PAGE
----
Oct 032014 5 Responses

Don’t Please People, Love Them

Attempting to please people is not the same as loving them.

I am a people-pleaser. Many pastors are.

Generally, my attempt to please others expresses itself in kindness, concern, and a willingness to submit my own desires for that of another.

It mimics love. And often times it is love.

But not always. (See: ‘God Is Love’ Doesn’t Mean What You Think)

Sometimes my desire to please people has very little to do with the people I’m trying to please and very much to do with myself. It might appear that I’m thinking about them, but I’m only thinking about them in reference to me.

  • How would this make me look?
  • How will they feel about me?
  • What will be my reputation?

People-pleasing might appear loving but it isn’t. It’s selfishness masquerading as selflessness. It’s pride attempting to appear as humility. It’s self-centeredness acting like we are concerned for others.

People-pleasing may be one of the most dangerous activities because it is so easy to convince ourselves we are loving people. We can make a list of the sacrifices we have made for others—forgetting that the very presence of a list shows we have kept a record in order to prove our sacrifice.

Acting out of a desire to please people is not an act of love because it is using others to form our own sense of identity and satisfaction.

It might appear as love, but it is not love. To love someone is to act in their best interest–no matter how they feel about it.

While I often desire to please people, my actual call is to love people. (See: You Don’t Have to Scratch Mine)

The difference:

Pleasing people is doing what they believe is best.

Loving people is doing what is actually best.

If people are always pleased by you then you are not always loving them. Love is what causes a parent to discipline their child. It forces a boss to tell an employee they might need a different career path. It causes a doctor to give a child a shot.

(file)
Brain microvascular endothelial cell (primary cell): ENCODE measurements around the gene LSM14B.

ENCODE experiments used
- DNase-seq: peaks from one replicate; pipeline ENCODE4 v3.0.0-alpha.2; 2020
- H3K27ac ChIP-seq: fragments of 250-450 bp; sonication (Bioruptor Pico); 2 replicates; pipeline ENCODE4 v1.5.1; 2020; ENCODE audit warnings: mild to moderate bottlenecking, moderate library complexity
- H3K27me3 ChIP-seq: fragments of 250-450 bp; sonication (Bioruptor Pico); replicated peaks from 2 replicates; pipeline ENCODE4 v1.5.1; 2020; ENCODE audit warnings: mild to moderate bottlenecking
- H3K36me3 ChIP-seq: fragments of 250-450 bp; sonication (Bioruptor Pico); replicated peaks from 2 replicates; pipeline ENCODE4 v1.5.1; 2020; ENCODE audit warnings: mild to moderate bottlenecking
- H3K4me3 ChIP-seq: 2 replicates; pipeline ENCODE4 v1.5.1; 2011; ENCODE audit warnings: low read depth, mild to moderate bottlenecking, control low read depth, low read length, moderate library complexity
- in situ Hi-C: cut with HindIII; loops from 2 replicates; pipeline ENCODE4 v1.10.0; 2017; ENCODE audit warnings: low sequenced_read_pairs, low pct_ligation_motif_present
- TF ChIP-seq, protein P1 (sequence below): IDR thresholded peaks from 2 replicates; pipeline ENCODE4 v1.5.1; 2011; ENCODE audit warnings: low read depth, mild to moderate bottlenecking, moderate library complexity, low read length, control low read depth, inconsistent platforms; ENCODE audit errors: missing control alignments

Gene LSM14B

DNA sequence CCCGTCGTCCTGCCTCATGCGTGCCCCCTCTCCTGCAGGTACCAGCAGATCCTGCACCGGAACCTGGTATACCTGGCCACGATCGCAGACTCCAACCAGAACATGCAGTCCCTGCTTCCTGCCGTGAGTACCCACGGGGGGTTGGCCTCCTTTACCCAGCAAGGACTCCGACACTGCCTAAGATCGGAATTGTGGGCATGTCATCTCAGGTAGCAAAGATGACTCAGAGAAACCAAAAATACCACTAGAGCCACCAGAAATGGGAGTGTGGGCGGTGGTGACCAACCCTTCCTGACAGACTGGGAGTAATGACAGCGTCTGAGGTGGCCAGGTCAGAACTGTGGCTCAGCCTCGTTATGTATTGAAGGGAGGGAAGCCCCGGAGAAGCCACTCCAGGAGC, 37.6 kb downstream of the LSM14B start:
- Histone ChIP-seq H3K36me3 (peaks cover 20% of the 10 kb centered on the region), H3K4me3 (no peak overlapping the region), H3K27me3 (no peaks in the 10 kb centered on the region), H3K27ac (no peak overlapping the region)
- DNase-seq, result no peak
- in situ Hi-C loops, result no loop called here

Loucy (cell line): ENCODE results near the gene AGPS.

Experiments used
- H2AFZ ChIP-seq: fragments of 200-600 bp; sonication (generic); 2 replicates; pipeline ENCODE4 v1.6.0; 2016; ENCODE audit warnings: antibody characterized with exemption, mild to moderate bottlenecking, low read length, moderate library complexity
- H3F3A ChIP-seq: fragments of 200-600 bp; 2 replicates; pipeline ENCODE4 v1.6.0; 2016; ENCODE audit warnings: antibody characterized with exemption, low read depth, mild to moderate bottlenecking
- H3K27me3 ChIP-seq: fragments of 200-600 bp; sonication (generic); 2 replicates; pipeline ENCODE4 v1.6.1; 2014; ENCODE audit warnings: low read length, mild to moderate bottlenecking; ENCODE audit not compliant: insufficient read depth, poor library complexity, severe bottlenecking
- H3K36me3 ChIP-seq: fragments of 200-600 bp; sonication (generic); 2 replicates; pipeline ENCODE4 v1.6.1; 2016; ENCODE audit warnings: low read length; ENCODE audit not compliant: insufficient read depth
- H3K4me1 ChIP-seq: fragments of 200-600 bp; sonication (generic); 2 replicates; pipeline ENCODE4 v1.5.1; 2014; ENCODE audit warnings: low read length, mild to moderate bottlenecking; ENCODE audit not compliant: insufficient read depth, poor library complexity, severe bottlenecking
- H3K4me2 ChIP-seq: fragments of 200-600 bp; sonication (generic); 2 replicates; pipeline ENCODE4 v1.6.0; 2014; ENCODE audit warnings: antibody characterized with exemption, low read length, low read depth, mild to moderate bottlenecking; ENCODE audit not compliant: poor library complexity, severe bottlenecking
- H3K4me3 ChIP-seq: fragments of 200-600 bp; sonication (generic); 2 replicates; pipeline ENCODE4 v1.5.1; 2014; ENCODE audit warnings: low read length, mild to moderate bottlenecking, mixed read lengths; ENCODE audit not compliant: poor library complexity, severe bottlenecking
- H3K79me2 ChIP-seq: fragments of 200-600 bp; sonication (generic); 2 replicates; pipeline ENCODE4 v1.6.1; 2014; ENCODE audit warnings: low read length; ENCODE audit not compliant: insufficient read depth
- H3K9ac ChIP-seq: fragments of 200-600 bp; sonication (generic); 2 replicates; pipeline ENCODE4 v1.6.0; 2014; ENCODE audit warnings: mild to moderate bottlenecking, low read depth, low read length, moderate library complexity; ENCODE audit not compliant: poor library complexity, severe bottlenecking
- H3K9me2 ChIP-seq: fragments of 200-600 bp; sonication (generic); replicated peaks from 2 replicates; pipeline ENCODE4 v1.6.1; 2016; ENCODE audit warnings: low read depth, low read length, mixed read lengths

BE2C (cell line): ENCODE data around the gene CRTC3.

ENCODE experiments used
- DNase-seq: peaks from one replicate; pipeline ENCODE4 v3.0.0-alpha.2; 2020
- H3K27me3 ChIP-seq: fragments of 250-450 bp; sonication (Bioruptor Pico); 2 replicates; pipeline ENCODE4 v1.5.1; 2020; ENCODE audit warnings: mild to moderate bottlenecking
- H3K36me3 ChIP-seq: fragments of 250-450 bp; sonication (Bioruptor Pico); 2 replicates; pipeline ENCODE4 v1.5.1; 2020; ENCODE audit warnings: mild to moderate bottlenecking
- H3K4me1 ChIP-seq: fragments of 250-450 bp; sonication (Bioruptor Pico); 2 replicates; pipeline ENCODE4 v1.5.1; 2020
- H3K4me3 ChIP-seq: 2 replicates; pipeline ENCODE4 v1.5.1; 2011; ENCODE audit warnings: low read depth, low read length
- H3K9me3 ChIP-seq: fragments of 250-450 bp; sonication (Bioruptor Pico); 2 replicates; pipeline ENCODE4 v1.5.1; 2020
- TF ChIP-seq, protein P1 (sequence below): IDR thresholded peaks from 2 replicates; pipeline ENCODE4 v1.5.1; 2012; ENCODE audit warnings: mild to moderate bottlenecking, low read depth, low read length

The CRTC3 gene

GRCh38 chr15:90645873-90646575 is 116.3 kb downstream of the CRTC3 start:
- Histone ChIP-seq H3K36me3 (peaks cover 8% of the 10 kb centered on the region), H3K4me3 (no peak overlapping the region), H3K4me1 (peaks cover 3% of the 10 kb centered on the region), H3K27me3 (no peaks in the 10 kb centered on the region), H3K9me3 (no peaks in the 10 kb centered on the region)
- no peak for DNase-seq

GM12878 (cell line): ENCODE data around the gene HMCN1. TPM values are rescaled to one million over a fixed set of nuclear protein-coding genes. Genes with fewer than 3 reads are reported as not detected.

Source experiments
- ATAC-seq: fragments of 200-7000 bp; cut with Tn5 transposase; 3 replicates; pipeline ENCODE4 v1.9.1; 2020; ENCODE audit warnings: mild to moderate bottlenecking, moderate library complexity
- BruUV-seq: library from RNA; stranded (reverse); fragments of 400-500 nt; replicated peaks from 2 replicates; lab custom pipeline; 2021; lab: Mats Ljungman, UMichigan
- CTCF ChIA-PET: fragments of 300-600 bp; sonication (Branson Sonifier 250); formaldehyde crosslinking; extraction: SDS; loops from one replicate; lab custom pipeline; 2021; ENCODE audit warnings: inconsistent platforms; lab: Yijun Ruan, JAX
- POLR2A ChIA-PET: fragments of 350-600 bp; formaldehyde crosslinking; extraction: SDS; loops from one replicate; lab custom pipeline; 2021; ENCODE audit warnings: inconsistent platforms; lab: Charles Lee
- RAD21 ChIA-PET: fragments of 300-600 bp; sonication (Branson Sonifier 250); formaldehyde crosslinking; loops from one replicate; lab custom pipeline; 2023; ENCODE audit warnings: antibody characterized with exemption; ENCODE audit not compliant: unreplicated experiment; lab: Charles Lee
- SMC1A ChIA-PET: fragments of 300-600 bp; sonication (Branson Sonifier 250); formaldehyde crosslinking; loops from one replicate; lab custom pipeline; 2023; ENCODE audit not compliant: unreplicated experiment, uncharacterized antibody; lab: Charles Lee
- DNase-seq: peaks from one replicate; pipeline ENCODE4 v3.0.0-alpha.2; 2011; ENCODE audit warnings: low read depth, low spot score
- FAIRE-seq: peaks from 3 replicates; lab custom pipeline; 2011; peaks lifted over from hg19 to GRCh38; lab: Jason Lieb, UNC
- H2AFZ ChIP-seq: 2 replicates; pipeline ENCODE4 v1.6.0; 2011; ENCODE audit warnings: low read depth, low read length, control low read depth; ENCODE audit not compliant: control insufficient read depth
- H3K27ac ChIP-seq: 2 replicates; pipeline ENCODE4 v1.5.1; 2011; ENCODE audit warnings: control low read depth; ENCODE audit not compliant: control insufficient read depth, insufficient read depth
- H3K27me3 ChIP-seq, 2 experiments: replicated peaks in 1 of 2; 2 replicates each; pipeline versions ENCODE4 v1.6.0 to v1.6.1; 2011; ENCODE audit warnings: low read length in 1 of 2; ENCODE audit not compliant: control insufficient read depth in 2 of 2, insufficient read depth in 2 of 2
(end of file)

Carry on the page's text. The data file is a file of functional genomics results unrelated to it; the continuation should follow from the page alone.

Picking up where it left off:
Love often displeases people. We don’t always want what is best for us. We want what is comfortable. When someone makes us comfortable, we are pleased by them. We often find comfort in the pleasure of others.

Love isn’t so comfortable.

It can actually be offensive. (See: Love Doesn’t Always Feel Loving)

Upholding a reasonable boundary with your mother-in-law can offend her.

Compassionately, but honestly, telling the truth can hurt the feelings of others.

Allowing someone to experience the consequences of their decision-making can frustrate them.

A people-pleaser would struggle to take any of those actions. Someone acting in love might have to make those exact choices on a regularl basis.

Too often, I am overly concerned with not offending people, but under-concerned about truly loving others.

Love always does what is best for the other person no matter how that person feels about an action. Love is unmoved by the response and makes a decision solely based on what is best.

People-pleasing always focuses on the response. How will the other person react if I do a certain action? If I like their response, I do the action. If I don’t like their response, I do not do the action. (See: An Equation for Discovering God’s Best)

There is a simple distinction between people-pleasing and love:

People-pleasing is always about me.

Love is always about the other.

Which are you about?

5 Responses to Don’t Please People, Love Them

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